Boat Security Systems: 4 Things I Wish I’d Known

One night, one or more thieves broke into a dozen boats of varying size at our marina. Burglars damaged our door getting in and then stole anything of value they could easily carry off: cameras, satellite phone, DVD player and DVDs, some tools and all the liquor in the cabinets.

Kids, the police said, otherwise they would have taken motors, GPS equipment and the expensive electronics (like fish finders) on the other boats.

What I learned:

1. The marina isn’t responsible

Friends told us to go to a lawyer; that the lease agreement probably wouldn’t stand up in court. The problem is this is a private marina where we waited a couple of years to get a slip. I had visions of being told next year when we tried to renew that they preferred the next name on the waiting list. We complained bitterly to each other and moved on.

2. Insurance only goes so far

The creeps who broke input out their cigarettes on our carpet and used the head but didn’t – or didn’t know how to – flush. They must not have bathed for weeks because the lingering body odor was overwhelming. (By the way, if you think the police are going to collect all the DNA evidence and even dust for fingerprints, you’re as hopeless a romantic as I was.)

I insisted we replace some items such as a damaged kitchen counter, carpet and have the boat professionally cleaned. My husband thought I was overdoing it but I needed all that done before I even wanted to come back on the boat, let alone go somewhere.

Don’t overlook the emotional component of being a victim. I can’t offer any useful advice on how to feel secure again except to say: learn all you can about boat security systems.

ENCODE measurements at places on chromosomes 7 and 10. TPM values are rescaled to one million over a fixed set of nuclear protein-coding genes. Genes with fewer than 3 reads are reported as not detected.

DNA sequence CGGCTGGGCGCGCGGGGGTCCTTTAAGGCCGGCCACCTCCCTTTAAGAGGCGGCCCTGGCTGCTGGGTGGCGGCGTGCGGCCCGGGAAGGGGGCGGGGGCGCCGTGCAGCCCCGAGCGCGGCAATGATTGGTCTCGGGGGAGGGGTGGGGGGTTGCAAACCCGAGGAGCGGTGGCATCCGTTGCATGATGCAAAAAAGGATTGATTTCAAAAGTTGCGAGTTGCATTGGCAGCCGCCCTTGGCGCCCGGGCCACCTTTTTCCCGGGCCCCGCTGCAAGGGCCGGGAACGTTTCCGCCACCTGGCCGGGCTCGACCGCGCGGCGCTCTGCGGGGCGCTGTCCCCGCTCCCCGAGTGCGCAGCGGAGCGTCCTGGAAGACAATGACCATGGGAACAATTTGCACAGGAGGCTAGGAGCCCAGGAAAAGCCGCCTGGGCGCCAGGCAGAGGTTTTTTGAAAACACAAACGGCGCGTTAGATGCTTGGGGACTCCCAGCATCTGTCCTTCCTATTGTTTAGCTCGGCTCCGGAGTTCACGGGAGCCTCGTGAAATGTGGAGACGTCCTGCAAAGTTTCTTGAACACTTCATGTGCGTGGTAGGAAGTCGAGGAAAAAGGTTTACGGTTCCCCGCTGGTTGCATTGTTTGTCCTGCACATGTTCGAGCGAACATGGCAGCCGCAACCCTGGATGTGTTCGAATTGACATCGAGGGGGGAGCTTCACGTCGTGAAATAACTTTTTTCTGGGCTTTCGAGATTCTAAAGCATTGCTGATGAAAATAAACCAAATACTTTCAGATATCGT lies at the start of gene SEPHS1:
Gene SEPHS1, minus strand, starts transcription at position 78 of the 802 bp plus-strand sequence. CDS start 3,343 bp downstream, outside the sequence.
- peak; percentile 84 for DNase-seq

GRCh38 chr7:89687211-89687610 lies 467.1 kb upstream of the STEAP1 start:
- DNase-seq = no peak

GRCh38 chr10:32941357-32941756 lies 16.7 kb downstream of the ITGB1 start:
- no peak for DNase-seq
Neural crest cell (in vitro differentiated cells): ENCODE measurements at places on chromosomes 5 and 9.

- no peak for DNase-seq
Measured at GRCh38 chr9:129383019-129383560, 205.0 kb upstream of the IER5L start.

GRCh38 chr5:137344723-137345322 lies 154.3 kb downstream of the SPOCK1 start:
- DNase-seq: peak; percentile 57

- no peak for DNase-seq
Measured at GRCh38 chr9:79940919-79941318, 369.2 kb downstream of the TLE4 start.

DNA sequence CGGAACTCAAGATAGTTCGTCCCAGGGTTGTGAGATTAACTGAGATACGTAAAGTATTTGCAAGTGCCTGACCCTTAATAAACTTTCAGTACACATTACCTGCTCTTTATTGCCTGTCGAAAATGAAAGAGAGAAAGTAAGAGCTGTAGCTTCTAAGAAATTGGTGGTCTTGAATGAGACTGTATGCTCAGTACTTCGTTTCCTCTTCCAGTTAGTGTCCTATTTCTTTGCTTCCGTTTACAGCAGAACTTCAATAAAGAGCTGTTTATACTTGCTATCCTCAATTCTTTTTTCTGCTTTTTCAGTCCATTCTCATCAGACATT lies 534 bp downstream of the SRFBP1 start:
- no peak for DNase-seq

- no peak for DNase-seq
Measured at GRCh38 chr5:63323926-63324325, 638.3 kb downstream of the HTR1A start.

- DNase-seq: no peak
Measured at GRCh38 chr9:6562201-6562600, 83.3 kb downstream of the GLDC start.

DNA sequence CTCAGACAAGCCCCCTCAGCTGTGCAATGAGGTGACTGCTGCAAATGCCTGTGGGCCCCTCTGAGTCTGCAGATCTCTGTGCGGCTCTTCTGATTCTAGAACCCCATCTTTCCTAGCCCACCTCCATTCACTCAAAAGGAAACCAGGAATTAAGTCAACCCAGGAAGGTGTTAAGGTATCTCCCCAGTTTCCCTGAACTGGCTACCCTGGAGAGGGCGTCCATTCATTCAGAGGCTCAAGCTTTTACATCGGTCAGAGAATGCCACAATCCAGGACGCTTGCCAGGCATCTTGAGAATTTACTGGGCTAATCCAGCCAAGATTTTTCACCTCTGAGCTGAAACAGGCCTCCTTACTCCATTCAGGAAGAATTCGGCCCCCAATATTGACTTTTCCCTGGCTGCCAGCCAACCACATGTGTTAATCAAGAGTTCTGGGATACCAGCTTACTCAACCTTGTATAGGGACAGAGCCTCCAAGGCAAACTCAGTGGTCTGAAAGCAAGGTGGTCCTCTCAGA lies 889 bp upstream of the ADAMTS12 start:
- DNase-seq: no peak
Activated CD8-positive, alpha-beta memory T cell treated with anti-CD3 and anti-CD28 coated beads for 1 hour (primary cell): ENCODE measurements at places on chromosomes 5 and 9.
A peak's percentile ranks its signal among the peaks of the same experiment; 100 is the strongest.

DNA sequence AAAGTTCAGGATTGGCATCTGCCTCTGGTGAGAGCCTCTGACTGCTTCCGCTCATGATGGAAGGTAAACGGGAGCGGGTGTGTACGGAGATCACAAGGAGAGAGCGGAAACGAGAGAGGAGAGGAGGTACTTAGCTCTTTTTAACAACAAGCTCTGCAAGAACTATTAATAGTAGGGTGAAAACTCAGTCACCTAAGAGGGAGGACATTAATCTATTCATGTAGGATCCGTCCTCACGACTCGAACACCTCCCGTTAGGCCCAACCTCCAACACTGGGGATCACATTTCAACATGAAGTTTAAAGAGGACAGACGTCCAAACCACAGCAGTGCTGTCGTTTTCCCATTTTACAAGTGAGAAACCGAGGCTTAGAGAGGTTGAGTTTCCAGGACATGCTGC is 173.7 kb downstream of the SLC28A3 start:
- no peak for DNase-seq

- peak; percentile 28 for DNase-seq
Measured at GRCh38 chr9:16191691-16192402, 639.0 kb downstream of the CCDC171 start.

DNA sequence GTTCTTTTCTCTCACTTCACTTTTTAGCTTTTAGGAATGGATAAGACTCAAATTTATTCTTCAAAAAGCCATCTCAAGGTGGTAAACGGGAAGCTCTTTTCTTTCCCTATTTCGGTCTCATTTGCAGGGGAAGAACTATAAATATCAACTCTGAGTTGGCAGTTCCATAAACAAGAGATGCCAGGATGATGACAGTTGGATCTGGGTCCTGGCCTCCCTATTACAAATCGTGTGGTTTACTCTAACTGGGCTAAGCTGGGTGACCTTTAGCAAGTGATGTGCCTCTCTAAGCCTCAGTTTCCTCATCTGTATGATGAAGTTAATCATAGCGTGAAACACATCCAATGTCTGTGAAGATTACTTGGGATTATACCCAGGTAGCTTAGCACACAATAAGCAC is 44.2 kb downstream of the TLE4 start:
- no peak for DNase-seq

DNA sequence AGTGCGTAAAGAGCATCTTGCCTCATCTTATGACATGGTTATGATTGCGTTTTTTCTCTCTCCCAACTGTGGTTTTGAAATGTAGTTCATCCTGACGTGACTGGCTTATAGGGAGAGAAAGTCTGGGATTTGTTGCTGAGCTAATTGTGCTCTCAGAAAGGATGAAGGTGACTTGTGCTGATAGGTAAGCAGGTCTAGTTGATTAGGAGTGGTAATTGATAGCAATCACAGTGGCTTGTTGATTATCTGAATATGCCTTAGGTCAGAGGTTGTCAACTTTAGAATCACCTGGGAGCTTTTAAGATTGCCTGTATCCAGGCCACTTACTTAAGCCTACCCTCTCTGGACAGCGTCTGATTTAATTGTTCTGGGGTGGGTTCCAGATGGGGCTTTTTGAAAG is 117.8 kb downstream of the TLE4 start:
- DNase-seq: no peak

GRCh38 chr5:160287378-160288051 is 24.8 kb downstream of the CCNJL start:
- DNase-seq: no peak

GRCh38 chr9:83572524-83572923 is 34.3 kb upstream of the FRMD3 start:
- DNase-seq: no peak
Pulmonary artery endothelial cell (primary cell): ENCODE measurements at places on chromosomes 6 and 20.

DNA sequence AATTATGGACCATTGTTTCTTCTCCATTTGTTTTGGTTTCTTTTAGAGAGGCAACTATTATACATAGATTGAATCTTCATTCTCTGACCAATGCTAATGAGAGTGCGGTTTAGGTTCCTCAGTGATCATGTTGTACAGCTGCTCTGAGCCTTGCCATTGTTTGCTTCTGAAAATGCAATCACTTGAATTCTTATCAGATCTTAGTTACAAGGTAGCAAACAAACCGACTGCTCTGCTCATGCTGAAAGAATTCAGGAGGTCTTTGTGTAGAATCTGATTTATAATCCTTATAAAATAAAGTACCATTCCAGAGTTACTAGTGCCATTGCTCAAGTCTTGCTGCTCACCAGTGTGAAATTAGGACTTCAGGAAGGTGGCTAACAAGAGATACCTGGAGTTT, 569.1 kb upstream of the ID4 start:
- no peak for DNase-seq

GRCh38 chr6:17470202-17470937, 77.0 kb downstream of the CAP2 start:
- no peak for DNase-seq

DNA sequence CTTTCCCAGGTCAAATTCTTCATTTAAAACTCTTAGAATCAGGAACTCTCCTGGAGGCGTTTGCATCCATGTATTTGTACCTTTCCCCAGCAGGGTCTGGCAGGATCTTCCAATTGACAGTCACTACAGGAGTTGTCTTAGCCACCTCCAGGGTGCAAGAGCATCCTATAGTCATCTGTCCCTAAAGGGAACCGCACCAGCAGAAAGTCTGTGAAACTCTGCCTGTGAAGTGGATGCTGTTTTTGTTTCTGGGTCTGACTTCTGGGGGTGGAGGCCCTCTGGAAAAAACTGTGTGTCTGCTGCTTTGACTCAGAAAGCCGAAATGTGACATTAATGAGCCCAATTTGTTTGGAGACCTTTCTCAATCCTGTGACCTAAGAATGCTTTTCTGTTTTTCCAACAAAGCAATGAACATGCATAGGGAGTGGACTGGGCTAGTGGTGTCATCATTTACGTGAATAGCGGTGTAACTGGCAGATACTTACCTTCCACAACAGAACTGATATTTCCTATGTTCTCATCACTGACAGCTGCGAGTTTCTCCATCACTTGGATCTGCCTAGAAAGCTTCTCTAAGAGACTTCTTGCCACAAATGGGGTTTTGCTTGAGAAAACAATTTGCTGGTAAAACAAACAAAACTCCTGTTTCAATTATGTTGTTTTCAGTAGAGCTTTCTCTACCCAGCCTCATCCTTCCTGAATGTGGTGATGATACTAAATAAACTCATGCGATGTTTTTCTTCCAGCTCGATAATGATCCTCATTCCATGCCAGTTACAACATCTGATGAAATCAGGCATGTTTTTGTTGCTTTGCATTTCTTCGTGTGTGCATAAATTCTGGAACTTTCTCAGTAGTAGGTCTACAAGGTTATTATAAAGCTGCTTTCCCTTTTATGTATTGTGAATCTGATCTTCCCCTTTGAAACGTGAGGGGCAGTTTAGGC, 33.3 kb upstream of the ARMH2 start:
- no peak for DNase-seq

3. Security is a state of mind and good systems

When I started looking around for alarm systems, I learned many of the product offered for boats are really just home or auto alarms that are being marketed in a new way.

That’s the reason for this blog. To share what I learned and hopefully hear from other boaters who’ve found good systems.

The only silver lining here is that so many systems do offer online monitoring. You can check on your boat at 2 a.m. from the safety of your home. If someone steals your boat, you can track the thief’s movement with GPS and direct the police or Coast Guard to the hijackers.

4. The truth is ugly

As one of the policemen told us, you can’t stop someone who really wants to break in, but you can make it difficult enough that 95% of the creeps will go to the next boat.

It’s like that old joke about the two hunters fearing an enclosing bear. I don’t have to outrun the bear, I only have to outrun you.

Do what you can to make your boat an unattractive target.